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School is able to avoid contractual obligations on the basis that it had no capacity to enter into the contract in the first place

08 Jun 2020 By Azeem Suterwalla

In a judgment handed down on 7 May 2020, the High Court (Foxton J) decided that it was ultra vires for a secondary school to enter into a contract for the construction and hire of a modular building and associated equipment. The key issue in School Facility Management Ltd v Governing Body of Christ the King College [2020] EWHC 1118 (Comm); [2020] 5 WLUK 65, was whether the school could resist claims for debts owed and damages under the contract, on the basis that that contract was ultra vires.

In 2013 the College, a voluntary aided school, entered into a contract with BOSHire, which put together together finance packages for customers who wished to acquire modular buildings, for the supply of a modular building, for a 15-year period. Subsequent assignments of the contract led to School Facility Management and GCP Asset Finance 1 Limited obtaining the rights to payments under the contract. All three entities were Claimants to the claim.

The College subsequently took possession of the modular building. The payments made under the contract led to a substantial increase in the level of the College’s deficit, leading to the College asking the local authority, the Isle of Wight Council, to allow it to increase its deficit. The College further asked for financial support from the Council, but in 2016 the Council served a formal Notice of Concern on the College concerning the College’s debt. In September 2017 the College defaulted on the contract, failing to make an annual payment which had fallen due. Following negotiations, in 2018 a letter was sent terminating the contract and informing the College that it was no longer permitted to use the modular building, and a claim was subsequently issued later that year, claiming debt and damages against the College under the contract.

The primary defence raised by the College, supported by the Council, was that the contract was in fact beyond its capacity and outside the authority of those who signed it. The College therefore argued that, as a matter of law, it could never have entered into the contract with the Claimants. Having reviewed a number of the seminal public law cases on what constitutes an error of law (including the decisions in Anisminic and Lumba v SSHD), and when a public law error can be relied upon either to found, or to answer, a private law claim (Wandsworth LBC v Winder), Foxton J described the issue in the case as: “whether any public law ground of challenge to a decision to contract suffices to render the contract void ab initio as a matter of private law, or whether only some grounds of public law unlawfulness have this effect” ([116]. The Judge carried out an extensive survey of the case law on this issue (spanning some twenty or so cases). He held that the authorities offered conflicting views on the issue and that it was necessary to return to first principles. Foxton J concluded (at [156]) that “public law invalidity and private law incapacity are not co-extensive” and that this could be derived from the fact that “the taking of an ultra vires point in private law proceedings is not subject to any of the procedural safeguards which apply in public law proceedings” (i.e. the obligation to bring a challenge promptly, that relief is discretionary and can be withheld on various grounds). The upshot was “that a contract will be void if a public body lacked power to enter into a contract of that type, in the same way as a contract entered into by a private statutory corporation would be void, absent (in each case) the effect of the saving legislation. In such a case, the public law lack of power provides the basis for the private law defence of lack of capacity.” This position was distinct from where a public body had power to enter into a contract, “but the exercise of that power is unlawful on public law grounds.” It such circumstances it would be necessary for the facts giving rise to the public law unlawfulness to provide a basis for impugning the contract recognised in private law.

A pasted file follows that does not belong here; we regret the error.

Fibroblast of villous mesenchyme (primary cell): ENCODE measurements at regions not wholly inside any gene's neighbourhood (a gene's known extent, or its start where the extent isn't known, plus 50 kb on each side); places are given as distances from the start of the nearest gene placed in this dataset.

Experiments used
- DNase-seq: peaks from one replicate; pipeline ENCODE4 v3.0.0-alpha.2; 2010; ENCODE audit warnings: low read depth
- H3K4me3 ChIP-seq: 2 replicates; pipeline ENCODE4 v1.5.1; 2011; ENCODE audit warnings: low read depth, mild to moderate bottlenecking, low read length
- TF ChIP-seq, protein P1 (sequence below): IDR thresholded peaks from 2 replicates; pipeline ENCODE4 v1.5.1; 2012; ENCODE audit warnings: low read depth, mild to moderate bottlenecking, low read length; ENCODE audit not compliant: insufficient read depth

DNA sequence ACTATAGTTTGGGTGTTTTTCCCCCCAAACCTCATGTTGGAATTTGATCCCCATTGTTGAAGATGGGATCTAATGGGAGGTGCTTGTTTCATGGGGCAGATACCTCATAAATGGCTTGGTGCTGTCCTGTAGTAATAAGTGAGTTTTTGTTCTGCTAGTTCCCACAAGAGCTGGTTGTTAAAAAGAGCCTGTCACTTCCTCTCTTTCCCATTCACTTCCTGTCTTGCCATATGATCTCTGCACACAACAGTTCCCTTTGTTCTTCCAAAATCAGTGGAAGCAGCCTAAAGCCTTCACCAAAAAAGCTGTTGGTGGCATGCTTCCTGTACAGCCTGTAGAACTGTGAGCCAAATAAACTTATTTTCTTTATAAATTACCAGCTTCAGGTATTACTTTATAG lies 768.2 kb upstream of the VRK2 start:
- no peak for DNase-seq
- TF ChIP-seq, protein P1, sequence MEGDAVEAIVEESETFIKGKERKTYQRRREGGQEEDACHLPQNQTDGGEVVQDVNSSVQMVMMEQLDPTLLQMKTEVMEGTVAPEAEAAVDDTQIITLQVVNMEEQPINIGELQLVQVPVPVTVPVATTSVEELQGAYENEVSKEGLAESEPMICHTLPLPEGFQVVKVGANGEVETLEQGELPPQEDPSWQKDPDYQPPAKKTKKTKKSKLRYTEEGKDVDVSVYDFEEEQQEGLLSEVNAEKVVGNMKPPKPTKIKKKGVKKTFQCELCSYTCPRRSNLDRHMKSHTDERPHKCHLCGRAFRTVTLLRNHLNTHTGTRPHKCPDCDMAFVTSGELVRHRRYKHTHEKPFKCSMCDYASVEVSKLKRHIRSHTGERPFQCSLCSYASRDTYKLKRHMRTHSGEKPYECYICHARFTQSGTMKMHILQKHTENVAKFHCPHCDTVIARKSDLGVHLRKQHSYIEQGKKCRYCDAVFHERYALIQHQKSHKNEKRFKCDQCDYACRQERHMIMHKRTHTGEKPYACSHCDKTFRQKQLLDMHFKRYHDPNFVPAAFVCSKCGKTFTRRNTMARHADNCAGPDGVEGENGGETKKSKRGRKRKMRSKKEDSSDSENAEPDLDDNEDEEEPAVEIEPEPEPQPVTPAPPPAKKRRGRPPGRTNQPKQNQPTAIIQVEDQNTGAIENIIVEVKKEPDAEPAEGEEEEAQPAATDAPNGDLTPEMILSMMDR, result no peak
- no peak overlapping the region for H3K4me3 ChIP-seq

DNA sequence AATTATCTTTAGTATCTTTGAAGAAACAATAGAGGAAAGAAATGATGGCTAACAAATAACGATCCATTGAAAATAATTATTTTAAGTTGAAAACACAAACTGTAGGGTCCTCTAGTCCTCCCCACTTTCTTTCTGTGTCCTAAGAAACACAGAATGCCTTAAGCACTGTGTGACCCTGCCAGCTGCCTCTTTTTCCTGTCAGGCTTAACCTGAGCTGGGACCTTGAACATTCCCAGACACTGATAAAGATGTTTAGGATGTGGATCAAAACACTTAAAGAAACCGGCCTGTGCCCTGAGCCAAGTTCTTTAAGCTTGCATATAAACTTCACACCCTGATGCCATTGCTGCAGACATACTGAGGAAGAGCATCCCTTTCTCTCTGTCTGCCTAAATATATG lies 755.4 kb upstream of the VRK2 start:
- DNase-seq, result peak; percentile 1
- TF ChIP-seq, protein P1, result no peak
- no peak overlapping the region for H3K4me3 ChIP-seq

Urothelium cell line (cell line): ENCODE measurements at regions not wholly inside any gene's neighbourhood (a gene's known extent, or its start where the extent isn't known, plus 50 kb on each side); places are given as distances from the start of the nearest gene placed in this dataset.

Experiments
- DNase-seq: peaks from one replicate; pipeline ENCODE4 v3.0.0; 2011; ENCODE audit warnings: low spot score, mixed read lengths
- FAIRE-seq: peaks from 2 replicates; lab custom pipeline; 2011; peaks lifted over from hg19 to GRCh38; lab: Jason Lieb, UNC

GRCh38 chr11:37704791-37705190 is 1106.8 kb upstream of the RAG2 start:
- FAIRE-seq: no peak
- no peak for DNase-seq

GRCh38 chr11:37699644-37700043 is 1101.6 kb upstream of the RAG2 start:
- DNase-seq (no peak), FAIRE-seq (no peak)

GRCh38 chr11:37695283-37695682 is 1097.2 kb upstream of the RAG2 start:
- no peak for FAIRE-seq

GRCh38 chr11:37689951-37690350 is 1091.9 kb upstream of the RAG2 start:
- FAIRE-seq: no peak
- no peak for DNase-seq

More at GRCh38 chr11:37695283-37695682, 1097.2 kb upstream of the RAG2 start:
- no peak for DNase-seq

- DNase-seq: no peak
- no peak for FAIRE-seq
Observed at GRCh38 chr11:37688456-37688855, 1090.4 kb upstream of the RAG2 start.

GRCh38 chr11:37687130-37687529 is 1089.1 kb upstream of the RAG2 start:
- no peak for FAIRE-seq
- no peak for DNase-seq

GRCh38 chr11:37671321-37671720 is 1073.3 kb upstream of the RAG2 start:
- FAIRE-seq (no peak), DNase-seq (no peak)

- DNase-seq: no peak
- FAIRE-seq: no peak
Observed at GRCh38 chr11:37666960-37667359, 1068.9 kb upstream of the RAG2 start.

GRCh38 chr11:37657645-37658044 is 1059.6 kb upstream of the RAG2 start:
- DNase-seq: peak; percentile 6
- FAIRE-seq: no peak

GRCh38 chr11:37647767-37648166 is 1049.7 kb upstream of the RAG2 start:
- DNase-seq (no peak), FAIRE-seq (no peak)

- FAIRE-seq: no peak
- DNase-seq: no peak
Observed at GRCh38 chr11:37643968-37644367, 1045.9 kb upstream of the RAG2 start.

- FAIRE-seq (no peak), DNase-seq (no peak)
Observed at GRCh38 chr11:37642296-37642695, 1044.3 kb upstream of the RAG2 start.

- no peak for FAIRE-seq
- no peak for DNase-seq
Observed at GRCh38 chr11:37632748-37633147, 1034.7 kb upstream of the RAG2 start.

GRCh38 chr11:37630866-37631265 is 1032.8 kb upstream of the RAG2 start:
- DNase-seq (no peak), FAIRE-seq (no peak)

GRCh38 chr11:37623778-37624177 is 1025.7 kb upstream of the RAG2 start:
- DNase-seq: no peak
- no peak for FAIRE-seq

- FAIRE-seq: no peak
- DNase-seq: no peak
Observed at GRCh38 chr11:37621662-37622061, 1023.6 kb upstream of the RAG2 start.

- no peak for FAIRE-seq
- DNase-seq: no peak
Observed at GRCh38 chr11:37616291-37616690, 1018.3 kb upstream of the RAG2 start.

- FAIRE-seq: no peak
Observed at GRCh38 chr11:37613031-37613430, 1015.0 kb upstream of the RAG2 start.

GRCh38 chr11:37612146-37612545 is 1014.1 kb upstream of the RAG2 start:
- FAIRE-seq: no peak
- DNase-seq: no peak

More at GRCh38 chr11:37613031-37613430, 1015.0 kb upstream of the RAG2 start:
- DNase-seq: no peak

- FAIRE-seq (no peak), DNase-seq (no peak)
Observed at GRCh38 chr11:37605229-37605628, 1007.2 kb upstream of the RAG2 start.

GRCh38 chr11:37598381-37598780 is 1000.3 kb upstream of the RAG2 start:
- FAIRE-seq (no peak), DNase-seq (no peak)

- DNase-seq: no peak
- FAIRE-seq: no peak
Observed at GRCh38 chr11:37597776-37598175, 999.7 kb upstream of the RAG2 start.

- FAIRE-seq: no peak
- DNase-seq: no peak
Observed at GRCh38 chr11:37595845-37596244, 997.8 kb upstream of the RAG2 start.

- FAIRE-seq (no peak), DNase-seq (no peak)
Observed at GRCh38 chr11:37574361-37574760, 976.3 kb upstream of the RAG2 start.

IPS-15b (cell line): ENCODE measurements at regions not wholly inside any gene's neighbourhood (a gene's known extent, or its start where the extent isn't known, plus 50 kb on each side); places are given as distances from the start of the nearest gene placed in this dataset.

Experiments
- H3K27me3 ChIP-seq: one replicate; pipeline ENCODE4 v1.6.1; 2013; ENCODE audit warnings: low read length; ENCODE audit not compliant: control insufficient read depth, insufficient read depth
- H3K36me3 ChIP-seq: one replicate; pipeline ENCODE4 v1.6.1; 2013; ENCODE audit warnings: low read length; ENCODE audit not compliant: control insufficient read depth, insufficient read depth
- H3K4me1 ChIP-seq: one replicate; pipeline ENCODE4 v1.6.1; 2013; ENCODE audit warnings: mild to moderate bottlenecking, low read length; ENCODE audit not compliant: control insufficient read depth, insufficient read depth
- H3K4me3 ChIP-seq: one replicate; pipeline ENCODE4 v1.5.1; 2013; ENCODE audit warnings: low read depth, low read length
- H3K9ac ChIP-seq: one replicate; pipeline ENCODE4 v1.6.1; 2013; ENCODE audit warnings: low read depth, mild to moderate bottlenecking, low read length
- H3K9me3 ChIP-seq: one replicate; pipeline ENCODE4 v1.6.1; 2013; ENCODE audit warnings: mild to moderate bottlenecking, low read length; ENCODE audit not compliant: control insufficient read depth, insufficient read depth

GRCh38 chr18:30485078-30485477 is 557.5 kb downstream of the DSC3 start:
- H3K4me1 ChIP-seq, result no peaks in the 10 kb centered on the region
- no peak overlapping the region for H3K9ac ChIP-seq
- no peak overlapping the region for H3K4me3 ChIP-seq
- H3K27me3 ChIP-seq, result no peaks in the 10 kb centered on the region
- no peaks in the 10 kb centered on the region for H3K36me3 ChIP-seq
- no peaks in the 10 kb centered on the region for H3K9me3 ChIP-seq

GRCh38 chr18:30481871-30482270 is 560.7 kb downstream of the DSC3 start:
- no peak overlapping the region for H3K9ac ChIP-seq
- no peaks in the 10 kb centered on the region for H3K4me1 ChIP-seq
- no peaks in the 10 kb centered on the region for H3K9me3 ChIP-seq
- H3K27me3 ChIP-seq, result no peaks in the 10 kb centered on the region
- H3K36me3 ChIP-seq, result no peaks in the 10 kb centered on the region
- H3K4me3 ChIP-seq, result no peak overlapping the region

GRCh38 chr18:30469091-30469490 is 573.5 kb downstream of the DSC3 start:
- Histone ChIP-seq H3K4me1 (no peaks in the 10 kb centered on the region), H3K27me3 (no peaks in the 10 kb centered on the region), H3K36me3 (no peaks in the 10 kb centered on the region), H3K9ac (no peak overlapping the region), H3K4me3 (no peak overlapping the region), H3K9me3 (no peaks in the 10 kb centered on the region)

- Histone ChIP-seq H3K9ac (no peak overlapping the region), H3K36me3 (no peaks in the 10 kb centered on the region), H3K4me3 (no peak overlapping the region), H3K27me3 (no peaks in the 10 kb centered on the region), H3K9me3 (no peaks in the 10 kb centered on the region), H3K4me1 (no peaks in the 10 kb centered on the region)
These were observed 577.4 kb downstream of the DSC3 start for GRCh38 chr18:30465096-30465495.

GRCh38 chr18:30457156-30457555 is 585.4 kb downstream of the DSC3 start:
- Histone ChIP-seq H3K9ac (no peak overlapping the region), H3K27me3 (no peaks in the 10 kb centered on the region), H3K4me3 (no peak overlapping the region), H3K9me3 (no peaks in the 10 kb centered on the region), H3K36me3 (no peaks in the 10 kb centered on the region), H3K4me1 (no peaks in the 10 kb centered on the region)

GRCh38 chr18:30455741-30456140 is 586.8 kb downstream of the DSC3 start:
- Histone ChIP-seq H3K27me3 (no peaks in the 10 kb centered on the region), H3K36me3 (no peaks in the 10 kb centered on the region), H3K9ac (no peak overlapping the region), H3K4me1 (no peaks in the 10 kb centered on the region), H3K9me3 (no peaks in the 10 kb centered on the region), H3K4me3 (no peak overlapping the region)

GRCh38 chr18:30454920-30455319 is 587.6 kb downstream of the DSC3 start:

Despite this magisterial survey of the law, ultimately Foxton J concluded that the contract was void ab initio, because it was a “finance lease”, which amounted to borrowing under the Education Act 2002, and that a condition precedent to “borrowing”, and therefore entering into the contract, was obtaining consent from the Secretary of State, which the College had not done. Therefore, the College’s defence – that it had no capacity to enter into the contract in the first place on the basis that entry into the contract was ultra vires in public law terms – succeeded. The Claimants’ various claims against the college, including claims of misrepresentation and misstatement, ultimately failed. Nevertheless, one of the Claimant’s claims for unjust enrichment against the College succeeded.

This judgment is useful in two key respects. First, it provides a useful and extensive overview of the role which public law may play in either bringing or defending private law proceedings. Foxton J’s analysis sets out the extent to which an ultra vires public law argument will and can inform whether or not a party, at private law, had capacity to enter into a contract. The Judge’s analysis seeks to resolve a number of tensions in various decisions at first instance and in the Court of Appeal and it will be interesting to see whether his decision will be appealed on this issue. And secondly, it is a salutary reminder of the importance of public bodies, including those in the education sector, as well as their counterparties, seeking to ensure that they comply with their public law obligations, prior to entering into a contract.

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